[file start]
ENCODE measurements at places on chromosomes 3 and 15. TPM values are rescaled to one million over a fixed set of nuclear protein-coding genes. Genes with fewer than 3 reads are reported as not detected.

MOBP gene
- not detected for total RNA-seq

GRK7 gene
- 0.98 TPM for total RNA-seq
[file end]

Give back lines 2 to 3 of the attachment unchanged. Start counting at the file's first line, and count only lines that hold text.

MOBP gene
- not detected for total RNA-seq